Over the years there have been many times where I have an input variable defined but I don't want to pass it in every time I call my code, I would normally resolve this by creating a default with "sensible" values in there. Whilst this might work it is not always what you want, on occasion you might want to define a variable and only pass it in when it's really required one option is the nullable property which means our default value can be null and we can check and deal with that in the code!

To me this is extremely exciting, lets's have a look at an example.


variable "tags" {
  type = map(string)
  default = null

  nullable = true

locals {
  tags = merge(var.tags, { Environment = var.environment })

resource "azurerm_resource_group" "this" {
  name     = format("rg-%s", local.suffix)
  location = var.region

  tags = local.tags


In the above example, we have a tags input variable, which we might not always want to provide a real value for. Traditionally we would set the default to be {} given that this variable is of type map(string) and to be honest even now I would still do this! However, for the sake of this example, we can set the default to be null as we have the property nullable defined as true. By doing this we are not forced into passing a value for this input variable into our code and can validate at the point of use if it is null or not. In some cases, it is easier to do a null check over checking the contents.

One way this might be incredibly useful is if you have a module defined that is consumed by numerous engineers and you want to add a new feature but ensure backwards compatibility utilising nullable makes this a breeze!

Optional Input Variable Attributes

The final, and in my opinion the most exciting feature is optional!! This is coming out shortly with the v1.3 release of Terraform.

If like me you tend to opt for complex input variables using object({ ... }) then one thing that has always been a struggle is the fact that all properties of that object were required, this usually meant there were a fair few null/{}/[]/"" in my code which, to be honest is pretty unpleasant. With optional we have the ability to mark a property on an object as optional, so we don't have to pass in all the properties if we don't need to! The optional attribute also allows us to set a default value for a given property similar to a default value for an entire input variable.

Let's have a look at an example.


variable "network" {
  type = object({
    address_space           = list(string)
    dns_servers             = optional(list(string))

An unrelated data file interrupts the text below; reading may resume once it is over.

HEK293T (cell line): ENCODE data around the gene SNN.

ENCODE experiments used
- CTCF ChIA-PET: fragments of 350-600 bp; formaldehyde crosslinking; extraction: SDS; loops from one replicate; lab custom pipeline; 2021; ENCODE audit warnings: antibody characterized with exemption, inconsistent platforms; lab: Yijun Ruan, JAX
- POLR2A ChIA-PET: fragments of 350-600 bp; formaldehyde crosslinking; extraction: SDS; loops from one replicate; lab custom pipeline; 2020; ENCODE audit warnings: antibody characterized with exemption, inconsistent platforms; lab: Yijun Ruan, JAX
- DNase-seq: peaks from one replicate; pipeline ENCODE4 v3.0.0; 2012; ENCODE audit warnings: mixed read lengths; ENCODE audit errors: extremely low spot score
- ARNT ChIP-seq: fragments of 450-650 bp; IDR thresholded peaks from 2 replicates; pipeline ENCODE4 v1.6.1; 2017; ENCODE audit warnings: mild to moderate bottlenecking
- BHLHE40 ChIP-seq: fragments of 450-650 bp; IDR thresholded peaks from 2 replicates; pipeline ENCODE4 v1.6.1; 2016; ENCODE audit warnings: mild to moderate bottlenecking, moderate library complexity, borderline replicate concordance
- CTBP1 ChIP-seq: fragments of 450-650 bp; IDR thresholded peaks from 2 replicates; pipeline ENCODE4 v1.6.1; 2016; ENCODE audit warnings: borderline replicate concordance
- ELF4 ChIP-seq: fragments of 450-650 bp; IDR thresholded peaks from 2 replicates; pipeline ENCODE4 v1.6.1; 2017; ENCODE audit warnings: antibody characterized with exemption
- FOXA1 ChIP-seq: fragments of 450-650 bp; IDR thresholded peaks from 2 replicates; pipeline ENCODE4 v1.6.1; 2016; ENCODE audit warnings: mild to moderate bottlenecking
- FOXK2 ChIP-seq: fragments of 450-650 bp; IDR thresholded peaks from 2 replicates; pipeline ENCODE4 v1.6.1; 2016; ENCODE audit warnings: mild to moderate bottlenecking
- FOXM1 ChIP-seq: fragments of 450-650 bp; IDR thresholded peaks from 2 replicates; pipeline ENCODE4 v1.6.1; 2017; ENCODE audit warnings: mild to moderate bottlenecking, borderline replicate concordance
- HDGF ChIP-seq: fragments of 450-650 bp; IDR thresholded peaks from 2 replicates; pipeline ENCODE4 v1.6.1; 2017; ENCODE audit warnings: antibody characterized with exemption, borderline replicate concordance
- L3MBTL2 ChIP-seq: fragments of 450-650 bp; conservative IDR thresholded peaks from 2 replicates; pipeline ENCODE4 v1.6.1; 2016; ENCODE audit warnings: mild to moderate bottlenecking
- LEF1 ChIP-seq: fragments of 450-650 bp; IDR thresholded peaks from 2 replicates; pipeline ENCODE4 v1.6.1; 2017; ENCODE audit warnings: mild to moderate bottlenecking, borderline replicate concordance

flow_timeout_in_minutes = optional(number, 15)
    subnets = optional(list(
        name          = string
        address_space = list(string)

  default = {
    address_space = [""]
    subnets = [
        name          = "0"
        address_space = [""]


As you can see on the example above, we are wrapping the type of our dns_servers and flow_timeout_in_minutes properties in the optional() attribute, this is letting Terraform know that this property does not need to be set when we pass in our object. It is important to note however, if we do not pass that object in that the property will be set to null if no default value is set on the optional attribute so any code that consumes this will need to do a null check.

By requiring our code to do null checks it is possible that we might introduce more complexity, as such I would advise caution and proper thought before using this feature.

Final Thoughts

So today we have looked at my three favourite new features from v1.0 to v1.3 Terraform, precondition, postcondition, nullable input variables and optional. All three of these are absolutely fantastic features in my opinion and I am extremely excited that we have them!

With precondition and postcondition, we can validate/ensure the state of our resources, data sources, and outputs. Having a nullable input variable means we can keep our consumption interface to a bare minimum, as well as an easier way to implement backwards compatibility. The optional attribute allows us to negate the requirement to pass in a particular property on an object, it also allows us to set a default value for a given property!

This article was originally published on Brendan Thompson's blog. You can follow Brendan @BrendanLiamT on Twitter.